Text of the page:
There seems to be a lot of talk at the moment about how to ensure a moral upbringing for the current generation of children, and a growing number of commentators are starting to notice how parents seem to be left out of this discussion.
Among all the discussion over internet censorship, Charles Arthur was one of the first to pen an utterly compelling argument as to why giving ISPs the power to switch off ‘adult’ content would be both pointless and would be placing the responsibility on the wrong person, essentially making the point that it is parents who should be responsible for what their children see online.
Granted, it is not always that simple but it is surprising that so many initiatives for children seem to assume parents have no and can have no responsibility. Maybe it’s chicken and egg. Did parents get lazy so the government had to step in, or did the government step in which led parents to get lazy. (I shall not expand that to its wider political implications!).
A recent study from Girl Guiding UK called Girls Attitudes Explored… Role Models found that 55 per cent of girls felt there aren’t enough female role models. What I found sad however was that they said this despite also saying that mums were their top role model. I just wonder at what point we stopped finding our mothers (and aunties, and sisters etc) adequate role models.
Some girls just don’t have those people in the first place. Rachel Ward Lilley who runs Girls Out Loud, a social enterprise for raising the aspirations of teenage girls, says “All girls need role models. Some of us are lucky enough to get these informally with support from family and friends but many don’t.”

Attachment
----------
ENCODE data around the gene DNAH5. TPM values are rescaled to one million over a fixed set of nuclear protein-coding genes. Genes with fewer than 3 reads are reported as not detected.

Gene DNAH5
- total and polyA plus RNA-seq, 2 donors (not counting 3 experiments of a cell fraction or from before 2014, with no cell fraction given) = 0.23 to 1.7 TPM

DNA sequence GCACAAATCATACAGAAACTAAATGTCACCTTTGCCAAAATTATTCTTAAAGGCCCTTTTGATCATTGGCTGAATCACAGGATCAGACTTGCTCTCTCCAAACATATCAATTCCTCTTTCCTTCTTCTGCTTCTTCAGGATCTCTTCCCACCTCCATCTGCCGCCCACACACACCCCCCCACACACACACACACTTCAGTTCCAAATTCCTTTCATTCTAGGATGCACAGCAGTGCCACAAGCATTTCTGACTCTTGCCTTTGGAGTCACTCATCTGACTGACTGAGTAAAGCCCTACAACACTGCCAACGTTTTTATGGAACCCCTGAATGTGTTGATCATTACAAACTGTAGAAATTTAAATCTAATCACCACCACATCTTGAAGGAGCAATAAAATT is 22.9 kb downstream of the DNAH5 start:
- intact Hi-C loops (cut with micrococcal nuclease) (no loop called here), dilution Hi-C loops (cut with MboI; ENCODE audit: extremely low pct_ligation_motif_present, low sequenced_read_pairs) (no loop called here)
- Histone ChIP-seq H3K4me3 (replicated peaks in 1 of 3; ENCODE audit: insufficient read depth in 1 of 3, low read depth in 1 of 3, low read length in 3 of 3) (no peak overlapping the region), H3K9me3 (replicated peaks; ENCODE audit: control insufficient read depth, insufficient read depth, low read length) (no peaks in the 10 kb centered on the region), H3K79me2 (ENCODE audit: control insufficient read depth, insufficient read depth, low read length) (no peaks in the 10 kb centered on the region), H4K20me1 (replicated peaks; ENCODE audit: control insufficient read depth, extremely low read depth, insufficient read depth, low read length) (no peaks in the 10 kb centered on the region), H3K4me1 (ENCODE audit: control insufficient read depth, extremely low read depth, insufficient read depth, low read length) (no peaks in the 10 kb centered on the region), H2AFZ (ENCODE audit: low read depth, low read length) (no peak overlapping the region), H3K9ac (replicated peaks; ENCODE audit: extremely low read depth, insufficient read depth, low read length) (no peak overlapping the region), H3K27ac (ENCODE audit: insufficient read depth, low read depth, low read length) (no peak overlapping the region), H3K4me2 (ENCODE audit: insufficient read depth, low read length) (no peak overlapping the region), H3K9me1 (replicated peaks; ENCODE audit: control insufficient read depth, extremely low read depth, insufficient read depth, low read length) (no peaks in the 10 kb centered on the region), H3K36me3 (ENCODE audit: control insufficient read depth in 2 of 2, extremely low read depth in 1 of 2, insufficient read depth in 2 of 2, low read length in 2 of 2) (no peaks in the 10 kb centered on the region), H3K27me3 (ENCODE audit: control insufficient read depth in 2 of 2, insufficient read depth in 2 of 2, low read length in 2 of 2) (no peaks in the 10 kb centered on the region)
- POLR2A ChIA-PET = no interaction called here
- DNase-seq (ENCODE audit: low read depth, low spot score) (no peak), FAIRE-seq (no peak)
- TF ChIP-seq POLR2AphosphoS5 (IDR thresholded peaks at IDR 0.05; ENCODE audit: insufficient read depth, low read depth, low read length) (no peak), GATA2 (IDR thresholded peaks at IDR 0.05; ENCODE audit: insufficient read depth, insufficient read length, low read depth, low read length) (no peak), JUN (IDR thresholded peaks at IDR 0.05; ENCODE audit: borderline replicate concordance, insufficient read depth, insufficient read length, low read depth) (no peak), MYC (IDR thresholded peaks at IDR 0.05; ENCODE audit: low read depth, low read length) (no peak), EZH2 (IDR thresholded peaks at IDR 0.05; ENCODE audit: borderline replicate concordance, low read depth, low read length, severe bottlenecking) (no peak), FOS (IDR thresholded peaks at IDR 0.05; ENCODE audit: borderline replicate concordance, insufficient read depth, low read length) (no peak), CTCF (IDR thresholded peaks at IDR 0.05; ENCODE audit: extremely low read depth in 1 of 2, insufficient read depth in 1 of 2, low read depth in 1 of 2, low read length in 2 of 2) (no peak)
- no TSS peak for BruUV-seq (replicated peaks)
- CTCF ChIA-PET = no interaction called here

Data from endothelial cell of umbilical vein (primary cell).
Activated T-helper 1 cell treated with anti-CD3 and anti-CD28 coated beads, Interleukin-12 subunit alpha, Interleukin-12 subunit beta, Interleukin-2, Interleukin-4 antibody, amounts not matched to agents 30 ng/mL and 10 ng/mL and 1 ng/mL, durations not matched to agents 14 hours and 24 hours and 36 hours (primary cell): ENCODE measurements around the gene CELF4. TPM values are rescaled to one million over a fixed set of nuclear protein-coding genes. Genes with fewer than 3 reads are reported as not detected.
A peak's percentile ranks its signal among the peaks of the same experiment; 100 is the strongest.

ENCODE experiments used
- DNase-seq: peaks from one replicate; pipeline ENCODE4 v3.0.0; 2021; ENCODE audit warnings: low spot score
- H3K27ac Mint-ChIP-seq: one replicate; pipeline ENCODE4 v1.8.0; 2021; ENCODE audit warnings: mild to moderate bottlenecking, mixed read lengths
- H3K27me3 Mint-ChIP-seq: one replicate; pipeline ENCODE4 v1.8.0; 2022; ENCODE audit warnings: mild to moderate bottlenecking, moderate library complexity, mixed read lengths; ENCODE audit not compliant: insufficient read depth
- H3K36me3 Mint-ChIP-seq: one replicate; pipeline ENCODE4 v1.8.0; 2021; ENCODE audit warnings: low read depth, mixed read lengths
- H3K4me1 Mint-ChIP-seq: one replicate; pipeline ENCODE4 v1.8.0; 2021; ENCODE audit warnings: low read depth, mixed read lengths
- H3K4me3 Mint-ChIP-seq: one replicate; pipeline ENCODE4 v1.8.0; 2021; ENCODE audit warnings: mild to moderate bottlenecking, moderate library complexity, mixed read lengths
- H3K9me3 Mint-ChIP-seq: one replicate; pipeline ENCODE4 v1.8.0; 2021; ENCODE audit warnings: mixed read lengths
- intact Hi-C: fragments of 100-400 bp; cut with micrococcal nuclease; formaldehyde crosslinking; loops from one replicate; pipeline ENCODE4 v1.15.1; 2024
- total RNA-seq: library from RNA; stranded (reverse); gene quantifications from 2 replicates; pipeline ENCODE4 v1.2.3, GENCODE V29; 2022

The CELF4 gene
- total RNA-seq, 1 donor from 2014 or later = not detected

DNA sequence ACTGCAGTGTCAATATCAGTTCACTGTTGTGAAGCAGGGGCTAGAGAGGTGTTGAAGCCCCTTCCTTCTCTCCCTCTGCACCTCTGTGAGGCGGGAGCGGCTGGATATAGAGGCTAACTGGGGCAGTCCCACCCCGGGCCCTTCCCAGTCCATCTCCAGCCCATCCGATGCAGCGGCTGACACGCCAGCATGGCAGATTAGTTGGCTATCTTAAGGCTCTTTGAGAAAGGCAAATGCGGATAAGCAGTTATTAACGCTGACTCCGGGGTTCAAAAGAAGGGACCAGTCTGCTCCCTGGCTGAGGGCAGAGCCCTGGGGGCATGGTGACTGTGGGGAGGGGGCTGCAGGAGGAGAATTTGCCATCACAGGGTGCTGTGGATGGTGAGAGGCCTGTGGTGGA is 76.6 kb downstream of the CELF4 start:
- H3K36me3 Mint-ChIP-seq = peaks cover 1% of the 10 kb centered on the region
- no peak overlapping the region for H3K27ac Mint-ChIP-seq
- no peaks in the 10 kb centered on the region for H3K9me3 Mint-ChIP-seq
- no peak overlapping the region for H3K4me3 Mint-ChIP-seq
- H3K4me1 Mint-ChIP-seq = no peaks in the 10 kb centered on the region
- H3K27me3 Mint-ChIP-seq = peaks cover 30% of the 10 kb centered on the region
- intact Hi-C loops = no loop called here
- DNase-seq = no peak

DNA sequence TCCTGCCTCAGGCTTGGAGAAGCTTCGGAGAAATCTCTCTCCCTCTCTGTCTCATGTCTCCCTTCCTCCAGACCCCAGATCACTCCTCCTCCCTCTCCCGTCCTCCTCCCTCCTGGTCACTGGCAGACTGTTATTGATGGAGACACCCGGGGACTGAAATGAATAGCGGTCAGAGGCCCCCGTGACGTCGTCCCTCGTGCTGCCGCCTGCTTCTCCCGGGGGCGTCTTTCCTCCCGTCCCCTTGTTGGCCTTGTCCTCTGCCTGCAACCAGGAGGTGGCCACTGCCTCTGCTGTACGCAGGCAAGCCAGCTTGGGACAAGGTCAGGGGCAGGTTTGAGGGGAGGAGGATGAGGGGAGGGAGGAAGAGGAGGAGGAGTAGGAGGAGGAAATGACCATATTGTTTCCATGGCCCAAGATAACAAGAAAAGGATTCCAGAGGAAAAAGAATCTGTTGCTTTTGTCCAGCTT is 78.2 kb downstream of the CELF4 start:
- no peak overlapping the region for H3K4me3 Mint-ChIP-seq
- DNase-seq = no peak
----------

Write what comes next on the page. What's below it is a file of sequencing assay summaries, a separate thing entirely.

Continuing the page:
But even for those who do, sometimes it is just a case of wanting to know what else is out there, says Rachel.
“We often find when we are with the girls that they have very little knowledge about careers and certainly not in detail – sterotypes are frequently the norm – for example lawyers are all like the ones on TV, predominantly male, old and wear gowns. When we had some young cool and trendy lawyers involved in a Discovery Day programme in Leeds last year the girls initially found it difficult to believe they were what they said, but once they did they all decided they wanted to be like them – we had a room full of would be lawyers.”
There are certain types of role models such as actors, journalists and writers who are more naturally in the spotlight for girls to look up to. But there seems to be a desperate need to expose these girls to a far wider range of life and career choices that aren’t so obviously visible. As Rachel points out “I believe in the saying that ‘it is difficult to be what you can’t see’.”
Thumbnail image: Nandadevieast on Flickr